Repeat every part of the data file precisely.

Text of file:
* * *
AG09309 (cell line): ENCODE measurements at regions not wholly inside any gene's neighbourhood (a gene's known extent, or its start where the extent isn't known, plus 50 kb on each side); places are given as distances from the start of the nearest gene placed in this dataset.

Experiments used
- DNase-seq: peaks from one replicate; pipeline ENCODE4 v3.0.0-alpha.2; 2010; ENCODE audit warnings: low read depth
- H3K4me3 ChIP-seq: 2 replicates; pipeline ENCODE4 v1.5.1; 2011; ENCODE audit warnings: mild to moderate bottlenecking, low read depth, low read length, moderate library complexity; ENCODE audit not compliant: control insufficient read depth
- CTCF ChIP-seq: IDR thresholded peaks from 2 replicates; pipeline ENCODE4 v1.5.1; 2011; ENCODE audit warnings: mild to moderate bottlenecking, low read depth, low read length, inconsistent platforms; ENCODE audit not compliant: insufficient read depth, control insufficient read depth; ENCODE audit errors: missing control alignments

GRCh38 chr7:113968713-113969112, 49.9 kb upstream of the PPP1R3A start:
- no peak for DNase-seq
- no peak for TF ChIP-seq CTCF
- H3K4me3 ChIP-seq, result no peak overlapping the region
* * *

AG09309 (cell line): ENCODE measurements at regions not wholly inside any gene's neighbourhood (a gene's known extent, or its start where the extent isn't known, plus 50 kb on each side); places are given as distances from the start of the nearest gene placed in this dataset.

Experiments used
- DNase-seq: peaks from one replicate; pipeline ENCODE4 v3.0.0-alpha.2; 2010; ENCODE audit warnings: low read depth
- H3K4me3 ChIP-seq: 2 replicates; pipeline ENCODE4 v1.5.1; 2011; ENCODE audit warnings: mild to moderate bottlenecking, low read depth, low read length, moderate library complexity; ENCODE audit not compliant: control insufficient read depth
- CTCF ChIP-seq: IDR thresholded peaks from 2 replicates; pipeline ENCODE4 v1.5.1; 2011; ENCODE audit warnings: mild to moderate bottlenecking, low read depth, low read length, inconsistent platforms; ENCODE audit not compliant: insufficient read depth, control insufficient read depth; ENCODE audit errors: missing control alignments

GRCh38 chr7:113968713-113969112, 49.9 kb upstream of the PPP1R3A start:
- no peak for DNase-seq
- no peak for TF ChIP-seq CTCF
- H3K4me3 ChIP-seq, result no peak overlapping the region